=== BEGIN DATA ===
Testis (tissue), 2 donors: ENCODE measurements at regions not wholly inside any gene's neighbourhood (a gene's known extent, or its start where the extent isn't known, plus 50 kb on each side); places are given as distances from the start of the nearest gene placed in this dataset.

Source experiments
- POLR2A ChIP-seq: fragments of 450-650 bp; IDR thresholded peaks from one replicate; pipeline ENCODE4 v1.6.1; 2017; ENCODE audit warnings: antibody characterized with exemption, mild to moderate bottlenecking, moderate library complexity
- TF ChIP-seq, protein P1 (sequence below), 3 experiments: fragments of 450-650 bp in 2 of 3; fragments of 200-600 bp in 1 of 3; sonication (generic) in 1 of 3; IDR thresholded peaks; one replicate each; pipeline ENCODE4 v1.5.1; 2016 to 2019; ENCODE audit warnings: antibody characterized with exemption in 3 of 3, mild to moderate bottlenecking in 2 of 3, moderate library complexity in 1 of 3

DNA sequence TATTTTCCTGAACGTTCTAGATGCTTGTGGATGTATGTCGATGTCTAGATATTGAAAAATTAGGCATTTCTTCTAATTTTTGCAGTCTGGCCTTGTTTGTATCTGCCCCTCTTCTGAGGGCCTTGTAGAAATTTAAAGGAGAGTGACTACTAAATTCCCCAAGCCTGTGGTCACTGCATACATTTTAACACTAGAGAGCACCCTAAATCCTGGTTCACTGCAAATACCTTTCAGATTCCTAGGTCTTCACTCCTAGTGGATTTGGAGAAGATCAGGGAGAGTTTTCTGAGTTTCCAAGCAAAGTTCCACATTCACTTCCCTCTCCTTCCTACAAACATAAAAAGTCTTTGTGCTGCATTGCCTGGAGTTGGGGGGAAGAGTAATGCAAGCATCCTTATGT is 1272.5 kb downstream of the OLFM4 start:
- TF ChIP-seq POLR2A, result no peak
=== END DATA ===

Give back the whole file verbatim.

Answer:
Testis (tissue), 2 donors: ENCODE measurements at regions not wholly inside any gene's neighbourhood (a gene's known extent, or its start where the extent isn't known, plus 50 kb on each side); places are given as distances from the start of the nearest gene placed in this dataset.

Source experiments
- POLR2A ChIP-seq: fragments of 450-650 bp; IDR thresholded peaks from one replicate; pipeline ENCODE4 v1.6.1; 2017; ENCODE audit warnings: antibody characterized with exemption, mild to moderate bottlenecking, moderate library complexity
- TF ChIP-seq, protein P1 (sequence below), 3 experiments: fragments of 450-650 bp in 2 of 3; fragments of 200-600 bp in 1 of 3; sonication (generic) in 1 of 3; IDR thresholded peaks; one replicate each; pipeline ENCODE4 v1.5.1; 2016 to 2019; ENCODE audit warnings: antibody characterized with exemption in 3 of 3, mild to moderate bottlenecking in 2 of 3, moderate library complexity in 1 of 3

DNA sequence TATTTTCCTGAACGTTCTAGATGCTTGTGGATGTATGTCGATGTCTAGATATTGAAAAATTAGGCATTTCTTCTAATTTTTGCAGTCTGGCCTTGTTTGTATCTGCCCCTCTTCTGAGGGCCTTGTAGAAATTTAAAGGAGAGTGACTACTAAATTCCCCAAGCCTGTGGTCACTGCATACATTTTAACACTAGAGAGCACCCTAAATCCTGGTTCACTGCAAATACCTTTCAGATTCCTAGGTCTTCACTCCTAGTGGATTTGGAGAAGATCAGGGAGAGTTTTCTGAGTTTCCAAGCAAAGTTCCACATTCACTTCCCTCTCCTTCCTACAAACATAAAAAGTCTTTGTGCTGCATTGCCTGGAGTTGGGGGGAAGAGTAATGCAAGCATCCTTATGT is 1272.5 kb downstream of the OLFM4 start:
- TF ChIP-seq POLR2A, result no peak